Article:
New EU data protection regulations take effect on 25th May 2018. To comply, most organisations will need to make changes to contracts and IT systems, yet many remain unaware of the GDPR. The potential costs could be significant as could the amount of time needed to make the necessary changes.
Broadly, the GDPR assigns â€œindividualsâ€ (i.e. anybody your organisation holds data on be they customers, employees or supplier personnel) the following rights in respect of systems:
The GDPR applies to all companies that want to trade with the EU irrespective of location. For example, a US based seller of electronic software must refuse to take orders form EU clients if it does not want to comply with the legislation and presumably must also not hold any data on EU citizens that work for suppliers.
To be compliant many organisations will need, as a minimum, to review where data is stored, whatâ€™s recorded and how itâ€™s used. In addition contracts (with both customers and suppliers) will need to be reviewed and changed to be compliant with the legislation. The review and resulting implantation of changes will provide a lot of work for legal and IT departments.
BREXIT will not make any changes to the UKâ€™s implementation, this has been confirmed by ministers and the Information Commissioners Office (ICO) in the UK.
Not complying with the regulations could be expensive â€“ the great of between 2% and 4% of GLOBAL turnover or EUR10-20million.
The first major area of change is gaining an individualâ€™s consent to using and retaining their data for period of time. This applies retrospectively â€“ on 25th May 2018 your organisation needs to have consent from individuals to holding and using their data even if where the relationship ceased years ago (unless you erase old records). No changes will be necessary if your exiting privacy notice meets the new requirements.
There are some interesting implications for systems â€“ a prospect might be recorded in a CRM and give consent to have their information to be used for the purposes of providing product information and quotes etc, but if they become a customer and use an online portal then additional consents will be needed as you have changed the way in which you use their data.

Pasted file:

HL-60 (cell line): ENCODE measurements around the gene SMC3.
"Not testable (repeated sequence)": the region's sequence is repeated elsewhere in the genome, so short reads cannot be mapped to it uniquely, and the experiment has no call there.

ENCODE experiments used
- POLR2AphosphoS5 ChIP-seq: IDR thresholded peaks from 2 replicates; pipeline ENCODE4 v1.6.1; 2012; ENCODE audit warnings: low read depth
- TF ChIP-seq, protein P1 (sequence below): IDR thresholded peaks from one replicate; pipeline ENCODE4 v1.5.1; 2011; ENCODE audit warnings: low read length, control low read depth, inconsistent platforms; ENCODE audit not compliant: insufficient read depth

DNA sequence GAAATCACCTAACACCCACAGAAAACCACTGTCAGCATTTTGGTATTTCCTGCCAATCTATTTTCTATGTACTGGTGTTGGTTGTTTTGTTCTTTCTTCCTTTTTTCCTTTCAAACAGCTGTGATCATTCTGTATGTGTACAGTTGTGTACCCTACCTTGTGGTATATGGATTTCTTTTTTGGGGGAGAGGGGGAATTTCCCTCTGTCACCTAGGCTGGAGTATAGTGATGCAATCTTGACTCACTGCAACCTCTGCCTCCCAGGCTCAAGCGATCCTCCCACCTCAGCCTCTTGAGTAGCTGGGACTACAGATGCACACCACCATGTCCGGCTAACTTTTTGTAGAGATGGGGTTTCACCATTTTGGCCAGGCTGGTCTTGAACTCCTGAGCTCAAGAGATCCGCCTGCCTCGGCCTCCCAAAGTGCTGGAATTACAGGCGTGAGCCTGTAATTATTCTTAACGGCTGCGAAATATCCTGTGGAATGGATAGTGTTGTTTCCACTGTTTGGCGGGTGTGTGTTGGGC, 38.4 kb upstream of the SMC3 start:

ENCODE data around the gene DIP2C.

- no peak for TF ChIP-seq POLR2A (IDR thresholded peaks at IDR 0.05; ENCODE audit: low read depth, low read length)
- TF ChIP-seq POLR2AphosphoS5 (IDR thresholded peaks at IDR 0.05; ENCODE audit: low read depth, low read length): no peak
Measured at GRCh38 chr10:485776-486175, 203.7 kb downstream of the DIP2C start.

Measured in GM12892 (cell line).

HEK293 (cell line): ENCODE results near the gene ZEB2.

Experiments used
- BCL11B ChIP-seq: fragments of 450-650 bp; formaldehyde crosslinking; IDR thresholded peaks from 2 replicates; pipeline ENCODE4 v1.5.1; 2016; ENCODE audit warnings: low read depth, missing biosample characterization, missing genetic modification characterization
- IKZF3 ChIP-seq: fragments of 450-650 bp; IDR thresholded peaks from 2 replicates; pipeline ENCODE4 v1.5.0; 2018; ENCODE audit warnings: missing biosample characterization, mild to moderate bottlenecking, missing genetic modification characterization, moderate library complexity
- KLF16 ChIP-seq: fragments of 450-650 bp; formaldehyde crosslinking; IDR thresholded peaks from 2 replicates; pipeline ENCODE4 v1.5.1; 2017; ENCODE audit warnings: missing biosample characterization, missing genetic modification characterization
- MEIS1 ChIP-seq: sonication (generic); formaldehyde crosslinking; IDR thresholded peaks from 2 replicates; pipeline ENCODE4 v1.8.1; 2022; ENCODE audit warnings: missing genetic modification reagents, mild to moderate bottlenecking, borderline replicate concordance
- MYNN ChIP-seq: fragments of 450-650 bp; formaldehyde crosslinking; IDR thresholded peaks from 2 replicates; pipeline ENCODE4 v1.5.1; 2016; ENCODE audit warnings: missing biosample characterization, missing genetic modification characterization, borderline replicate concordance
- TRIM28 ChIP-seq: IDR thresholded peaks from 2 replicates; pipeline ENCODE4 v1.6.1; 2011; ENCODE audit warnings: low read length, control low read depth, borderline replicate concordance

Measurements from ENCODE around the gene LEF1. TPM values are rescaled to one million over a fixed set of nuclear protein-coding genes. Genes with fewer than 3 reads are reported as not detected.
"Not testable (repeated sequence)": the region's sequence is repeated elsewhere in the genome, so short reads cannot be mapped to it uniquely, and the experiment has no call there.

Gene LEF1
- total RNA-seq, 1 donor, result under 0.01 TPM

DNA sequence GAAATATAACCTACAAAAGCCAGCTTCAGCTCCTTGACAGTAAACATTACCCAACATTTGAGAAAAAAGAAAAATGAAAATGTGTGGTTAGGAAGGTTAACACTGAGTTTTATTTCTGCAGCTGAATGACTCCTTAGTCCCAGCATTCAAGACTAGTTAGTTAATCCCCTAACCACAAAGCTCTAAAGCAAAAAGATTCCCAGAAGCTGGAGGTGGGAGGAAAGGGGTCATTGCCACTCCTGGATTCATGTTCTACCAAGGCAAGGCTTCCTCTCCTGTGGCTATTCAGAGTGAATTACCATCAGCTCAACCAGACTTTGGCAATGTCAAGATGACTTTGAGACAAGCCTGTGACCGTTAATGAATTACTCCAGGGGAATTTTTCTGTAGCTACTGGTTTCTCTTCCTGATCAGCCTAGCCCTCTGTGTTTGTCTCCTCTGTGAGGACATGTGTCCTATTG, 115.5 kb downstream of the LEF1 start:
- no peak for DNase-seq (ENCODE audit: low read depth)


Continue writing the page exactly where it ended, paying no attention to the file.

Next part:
Consent must be informed, clear and unambiguous â€“ Silence, pre-ticked boxes or inactivity does not constitute consent. It must also be verifiable, i.e. a record of what was agreed to and on what date.
Each time your organisation change the way in which data might be used, you need to ask for permission before you apply the change to the individualâ€™s data.
Children have additional protection under the GDPR (in the UK likely to be regarded as anyone under the age of 13). Parents will need to give consent where a child is planning to use a service; this may mean that you need to collect dates of birth (and have some verification of same).
Individuals may also give consent verbally â€“ for example via a conversation with a call centre. Your systems need to be able to record this and ideally issue a digital receipt to the individual confirming what that they have agreed.
Lastly, consents can we withdrawn at any time â€“ and this may mean that it become impossible to service a customer.
Transfer of Data Outside the EU
Organisations will not be able to transfer personnel data outside the EU unless there are approved agreements and safeguards in place between both your organisation and the receiving party and the EU and Data Regulator of the receiving country; itâ€™s not enough to have passed your organisationâ€™s legal and data risk assessments.
There are a number derivations and for most organisations this will mean asking for an â€œinformedâ€ consent form the individual before making the transfer.
This has implications for those using cloud based solutions which run on servers that arenâ€™t in the EU. Using an out of EU cloud provider, even where this is in effect a private cloud, would come within scope.
If you are using a Platform as a Service (Database and CRM solutions are common) you will you need to ensure that the data stays within the EU (so the service provider canâ€™t move data around at their convenience) or that the locations are approved by the EU or that your organisation has consent from every individual to hold their data outside the EU.
Right to be Forgotten & Correct Data
The GDPR also brings in the right to be forgotten â€“ a customer, supplier or member of staff can request that their personally identifiable data is erased from your organisations systems (including backup copies â€“ after a restore the data on those that have been forgotten cannot come back!).